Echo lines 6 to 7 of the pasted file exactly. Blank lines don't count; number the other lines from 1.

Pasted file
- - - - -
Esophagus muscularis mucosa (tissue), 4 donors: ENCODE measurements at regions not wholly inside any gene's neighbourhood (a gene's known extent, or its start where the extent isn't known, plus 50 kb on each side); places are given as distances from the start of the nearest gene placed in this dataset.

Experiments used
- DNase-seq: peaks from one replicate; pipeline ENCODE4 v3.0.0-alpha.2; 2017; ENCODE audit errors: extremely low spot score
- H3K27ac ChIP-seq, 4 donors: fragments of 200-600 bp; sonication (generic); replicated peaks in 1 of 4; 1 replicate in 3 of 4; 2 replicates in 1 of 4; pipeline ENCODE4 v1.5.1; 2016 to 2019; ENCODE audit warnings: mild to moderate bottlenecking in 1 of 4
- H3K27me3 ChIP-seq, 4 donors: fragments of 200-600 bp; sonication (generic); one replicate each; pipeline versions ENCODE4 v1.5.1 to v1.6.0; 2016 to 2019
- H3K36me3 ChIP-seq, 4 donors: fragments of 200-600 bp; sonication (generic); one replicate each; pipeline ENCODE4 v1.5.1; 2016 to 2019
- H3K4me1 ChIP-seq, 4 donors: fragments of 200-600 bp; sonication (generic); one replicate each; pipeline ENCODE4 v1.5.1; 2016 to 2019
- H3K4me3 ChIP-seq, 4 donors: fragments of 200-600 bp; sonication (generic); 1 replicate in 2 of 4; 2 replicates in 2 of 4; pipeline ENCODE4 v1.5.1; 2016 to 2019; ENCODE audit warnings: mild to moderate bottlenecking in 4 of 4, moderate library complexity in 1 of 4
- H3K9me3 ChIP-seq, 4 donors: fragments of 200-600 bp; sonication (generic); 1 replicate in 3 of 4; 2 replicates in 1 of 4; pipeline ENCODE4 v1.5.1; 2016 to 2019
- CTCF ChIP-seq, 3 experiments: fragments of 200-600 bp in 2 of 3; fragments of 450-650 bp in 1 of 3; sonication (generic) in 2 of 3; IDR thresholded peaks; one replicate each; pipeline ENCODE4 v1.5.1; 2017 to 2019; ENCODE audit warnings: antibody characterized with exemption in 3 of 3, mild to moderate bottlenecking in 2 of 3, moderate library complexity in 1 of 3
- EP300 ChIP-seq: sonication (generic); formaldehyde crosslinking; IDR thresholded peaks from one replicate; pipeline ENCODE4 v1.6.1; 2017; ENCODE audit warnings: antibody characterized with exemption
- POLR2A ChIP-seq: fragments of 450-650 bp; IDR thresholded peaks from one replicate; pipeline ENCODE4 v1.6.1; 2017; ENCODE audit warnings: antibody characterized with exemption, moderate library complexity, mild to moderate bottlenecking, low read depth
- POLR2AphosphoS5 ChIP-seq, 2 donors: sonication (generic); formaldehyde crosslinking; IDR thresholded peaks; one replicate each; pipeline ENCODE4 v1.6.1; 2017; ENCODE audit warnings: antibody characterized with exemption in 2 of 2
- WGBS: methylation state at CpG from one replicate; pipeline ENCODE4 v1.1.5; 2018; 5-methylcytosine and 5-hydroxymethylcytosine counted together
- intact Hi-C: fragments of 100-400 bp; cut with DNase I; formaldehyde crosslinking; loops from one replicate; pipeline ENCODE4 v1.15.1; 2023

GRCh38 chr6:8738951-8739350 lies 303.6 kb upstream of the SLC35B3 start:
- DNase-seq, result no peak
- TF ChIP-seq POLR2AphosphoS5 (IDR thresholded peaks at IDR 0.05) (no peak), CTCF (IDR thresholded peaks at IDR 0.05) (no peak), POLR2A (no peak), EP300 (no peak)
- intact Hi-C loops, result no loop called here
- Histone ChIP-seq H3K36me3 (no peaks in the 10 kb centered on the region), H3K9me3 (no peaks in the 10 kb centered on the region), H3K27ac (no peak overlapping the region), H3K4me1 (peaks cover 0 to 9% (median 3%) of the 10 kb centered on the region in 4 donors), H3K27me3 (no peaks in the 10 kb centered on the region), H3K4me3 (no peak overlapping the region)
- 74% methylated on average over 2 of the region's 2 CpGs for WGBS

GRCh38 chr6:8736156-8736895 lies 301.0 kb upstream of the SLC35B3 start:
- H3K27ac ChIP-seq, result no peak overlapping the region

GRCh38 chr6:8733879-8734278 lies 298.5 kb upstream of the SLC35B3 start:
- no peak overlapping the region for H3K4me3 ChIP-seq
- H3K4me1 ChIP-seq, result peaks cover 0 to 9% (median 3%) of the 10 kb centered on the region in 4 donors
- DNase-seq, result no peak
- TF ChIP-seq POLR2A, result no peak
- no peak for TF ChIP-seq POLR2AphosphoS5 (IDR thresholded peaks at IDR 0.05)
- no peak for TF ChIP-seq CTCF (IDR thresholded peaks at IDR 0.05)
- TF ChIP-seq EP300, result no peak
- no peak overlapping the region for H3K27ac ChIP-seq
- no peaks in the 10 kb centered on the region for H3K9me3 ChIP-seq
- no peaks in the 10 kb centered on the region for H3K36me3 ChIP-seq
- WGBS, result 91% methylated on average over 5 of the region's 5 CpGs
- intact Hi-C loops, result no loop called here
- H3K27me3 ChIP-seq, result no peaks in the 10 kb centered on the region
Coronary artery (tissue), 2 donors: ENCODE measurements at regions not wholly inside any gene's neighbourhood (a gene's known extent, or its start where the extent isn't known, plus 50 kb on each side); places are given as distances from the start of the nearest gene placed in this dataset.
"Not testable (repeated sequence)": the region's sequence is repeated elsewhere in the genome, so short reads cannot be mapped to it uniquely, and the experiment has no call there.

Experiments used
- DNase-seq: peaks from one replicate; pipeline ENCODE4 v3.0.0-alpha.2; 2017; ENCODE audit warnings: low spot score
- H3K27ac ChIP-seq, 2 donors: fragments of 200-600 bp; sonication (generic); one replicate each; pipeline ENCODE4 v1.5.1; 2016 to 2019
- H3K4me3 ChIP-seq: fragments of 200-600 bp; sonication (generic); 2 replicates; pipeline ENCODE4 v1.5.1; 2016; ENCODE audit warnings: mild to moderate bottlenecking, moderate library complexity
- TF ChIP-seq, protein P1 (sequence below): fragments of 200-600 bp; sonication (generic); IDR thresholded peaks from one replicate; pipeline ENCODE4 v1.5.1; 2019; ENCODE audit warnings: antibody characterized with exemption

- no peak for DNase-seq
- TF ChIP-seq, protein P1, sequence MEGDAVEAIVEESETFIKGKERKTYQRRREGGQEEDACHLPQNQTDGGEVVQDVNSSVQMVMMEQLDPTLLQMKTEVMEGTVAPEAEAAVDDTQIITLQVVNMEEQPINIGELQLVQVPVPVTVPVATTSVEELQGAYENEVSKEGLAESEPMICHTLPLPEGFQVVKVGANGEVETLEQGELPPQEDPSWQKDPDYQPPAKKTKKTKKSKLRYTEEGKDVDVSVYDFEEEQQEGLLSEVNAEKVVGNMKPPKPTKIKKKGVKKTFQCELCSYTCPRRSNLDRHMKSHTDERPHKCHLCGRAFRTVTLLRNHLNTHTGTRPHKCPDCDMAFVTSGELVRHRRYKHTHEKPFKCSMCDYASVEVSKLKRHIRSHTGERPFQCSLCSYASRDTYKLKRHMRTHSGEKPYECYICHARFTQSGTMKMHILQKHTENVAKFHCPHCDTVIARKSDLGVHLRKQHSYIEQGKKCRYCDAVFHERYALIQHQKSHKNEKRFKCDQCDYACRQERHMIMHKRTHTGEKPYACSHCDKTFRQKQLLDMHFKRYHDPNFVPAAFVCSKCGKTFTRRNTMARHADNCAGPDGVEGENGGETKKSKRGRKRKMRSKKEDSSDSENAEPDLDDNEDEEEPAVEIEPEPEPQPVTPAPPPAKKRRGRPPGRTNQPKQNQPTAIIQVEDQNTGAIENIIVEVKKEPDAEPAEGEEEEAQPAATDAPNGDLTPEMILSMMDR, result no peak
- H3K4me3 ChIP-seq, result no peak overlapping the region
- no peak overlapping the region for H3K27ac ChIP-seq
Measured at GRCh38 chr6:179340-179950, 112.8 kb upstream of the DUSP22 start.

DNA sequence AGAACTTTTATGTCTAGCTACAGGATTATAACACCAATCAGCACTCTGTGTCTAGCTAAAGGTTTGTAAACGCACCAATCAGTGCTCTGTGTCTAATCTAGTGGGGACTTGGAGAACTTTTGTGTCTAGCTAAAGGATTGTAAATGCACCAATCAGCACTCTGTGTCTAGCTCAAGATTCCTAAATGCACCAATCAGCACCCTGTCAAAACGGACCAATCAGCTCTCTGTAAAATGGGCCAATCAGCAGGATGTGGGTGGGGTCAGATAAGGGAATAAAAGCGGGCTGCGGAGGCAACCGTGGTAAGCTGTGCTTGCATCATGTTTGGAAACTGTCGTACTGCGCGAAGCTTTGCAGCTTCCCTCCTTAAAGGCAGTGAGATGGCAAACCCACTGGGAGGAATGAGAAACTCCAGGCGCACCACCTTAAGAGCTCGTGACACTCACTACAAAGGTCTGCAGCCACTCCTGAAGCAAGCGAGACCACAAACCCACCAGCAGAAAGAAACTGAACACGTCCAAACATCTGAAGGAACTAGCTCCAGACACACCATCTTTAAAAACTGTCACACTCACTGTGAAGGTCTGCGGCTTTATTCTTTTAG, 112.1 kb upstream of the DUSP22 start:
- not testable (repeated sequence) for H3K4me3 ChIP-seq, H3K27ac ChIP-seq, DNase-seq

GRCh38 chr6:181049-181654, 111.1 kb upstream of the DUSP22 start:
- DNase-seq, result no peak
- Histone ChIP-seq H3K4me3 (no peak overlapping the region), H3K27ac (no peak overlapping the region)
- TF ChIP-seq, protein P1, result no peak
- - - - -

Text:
- H3K36me3 ChIP-seq, 4 donors: fragments of 200-600 bp; sonication (generic); one replicate each; pipeline ENCODE4 v1.5.1; 2016 to 2019
- H3K4me1 ChIP-seq, 4 donors: fragments of 200-600 bp; sonication (generic); one replicate each; pipeline ENCODE4 v1.5.1; 2016 to 2019